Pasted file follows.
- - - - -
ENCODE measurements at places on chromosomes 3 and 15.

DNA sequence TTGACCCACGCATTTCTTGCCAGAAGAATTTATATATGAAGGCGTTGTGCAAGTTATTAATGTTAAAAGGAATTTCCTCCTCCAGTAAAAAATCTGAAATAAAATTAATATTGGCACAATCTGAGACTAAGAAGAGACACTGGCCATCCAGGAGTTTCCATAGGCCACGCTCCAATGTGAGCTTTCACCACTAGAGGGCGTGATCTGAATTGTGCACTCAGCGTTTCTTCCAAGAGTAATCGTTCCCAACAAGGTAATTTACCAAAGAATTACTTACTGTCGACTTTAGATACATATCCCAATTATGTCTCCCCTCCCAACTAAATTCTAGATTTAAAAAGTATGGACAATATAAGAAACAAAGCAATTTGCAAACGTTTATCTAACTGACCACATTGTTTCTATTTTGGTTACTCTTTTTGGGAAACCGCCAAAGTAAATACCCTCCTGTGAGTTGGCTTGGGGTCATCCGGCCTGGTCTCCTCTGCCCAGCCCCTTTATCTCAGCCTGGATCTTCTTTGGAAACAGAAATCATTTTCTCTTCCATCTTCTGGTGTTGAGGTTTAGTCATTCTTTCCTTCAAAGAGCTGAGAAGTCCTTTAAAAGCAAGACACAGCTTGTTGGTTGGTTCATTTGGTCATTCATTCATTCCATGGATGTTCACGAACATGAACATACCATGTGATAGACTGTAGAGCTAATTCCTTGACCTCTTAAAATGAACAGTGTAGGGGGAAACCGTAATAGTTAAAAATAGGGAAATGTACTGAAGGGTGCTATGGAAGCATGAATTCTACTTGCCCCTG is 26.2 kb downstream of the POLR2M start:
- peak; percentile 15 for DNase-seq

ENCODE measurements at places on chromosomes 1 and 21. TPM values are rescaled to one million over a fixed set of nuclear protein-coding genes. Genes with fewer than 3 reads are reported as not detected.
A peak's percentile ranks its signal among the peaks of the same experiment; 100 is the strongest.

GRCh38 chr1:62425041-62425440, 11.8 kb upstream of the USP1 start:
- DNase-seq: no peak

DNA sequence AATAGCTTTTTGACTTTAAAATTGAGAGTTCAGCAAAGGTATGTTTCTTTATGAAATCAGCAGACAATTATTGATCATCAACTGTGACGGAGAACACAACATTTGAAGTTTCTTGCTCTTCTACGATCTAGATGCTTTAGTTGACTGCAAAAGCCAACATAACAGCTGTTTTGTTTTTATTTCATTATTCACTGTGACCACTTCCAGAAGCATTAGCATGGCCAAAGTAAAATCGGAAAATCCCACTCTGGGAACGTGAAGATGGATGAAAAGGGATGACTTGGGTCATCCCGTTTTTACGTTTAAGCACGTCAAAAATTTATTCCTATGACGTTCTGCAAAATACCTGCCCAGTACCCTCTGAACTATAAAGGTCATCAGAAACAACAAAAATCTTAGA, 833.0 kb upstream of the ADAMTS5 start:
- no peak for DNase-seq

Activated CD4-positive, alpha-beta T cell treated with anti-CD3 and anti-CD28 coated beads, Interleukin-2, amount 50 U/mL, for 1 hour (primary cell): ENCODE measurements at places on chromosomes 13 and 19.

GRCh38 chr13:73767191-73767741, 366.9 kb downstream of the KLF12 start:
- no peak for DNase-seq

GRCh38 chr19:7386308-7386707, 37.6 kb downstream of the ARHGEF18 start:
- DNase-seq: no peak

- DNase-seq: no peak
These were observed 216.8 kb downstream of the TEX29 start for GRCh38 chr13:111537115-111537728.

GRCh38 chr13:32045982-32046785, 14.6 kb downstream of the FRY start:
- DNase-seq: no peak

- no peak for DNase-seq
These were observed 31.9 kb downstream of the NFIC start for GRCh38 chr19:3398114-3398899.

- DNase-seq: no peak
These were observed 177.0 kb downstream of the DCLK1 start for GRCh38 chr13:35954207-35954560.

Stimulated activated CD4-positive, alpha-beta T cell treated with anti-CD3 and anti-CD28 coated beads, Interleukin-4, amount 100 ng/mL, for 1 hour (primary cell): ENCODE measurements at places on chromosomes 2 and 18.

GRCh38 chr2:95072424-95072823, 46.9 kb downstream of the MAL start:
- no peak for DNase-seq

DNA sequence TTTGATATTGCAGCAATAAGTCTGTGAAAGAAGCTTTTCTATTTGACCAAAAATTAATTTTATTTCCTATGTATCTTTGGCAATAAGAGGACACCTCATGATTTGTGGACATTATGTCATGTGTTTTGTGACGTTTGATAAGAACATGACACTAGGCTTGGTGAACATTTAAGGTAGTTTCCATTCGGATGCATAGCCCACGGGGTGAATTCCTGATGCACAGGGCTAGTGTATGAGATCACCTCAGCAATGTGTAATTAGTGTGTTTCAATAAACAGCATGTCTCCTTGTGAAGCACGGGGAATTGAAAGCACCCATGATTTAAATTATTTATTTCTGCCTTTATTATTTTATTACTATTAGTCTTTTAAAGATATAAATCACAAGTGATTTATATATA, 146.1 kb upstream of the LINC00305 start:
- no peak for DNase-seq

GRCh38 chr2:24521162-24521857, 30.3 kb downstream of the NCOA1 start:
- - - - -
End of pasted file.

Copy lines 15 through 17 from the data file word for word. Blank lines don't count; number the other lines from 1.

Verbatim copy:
- DNase-seq: no peak
These were observed 216.8 kb downstream of the TEX29 start for GRCh38 chr13:111537115-111537728.

GRCh38 chr13:32045982-32046785, 14.6 kb downstream of the FRY start: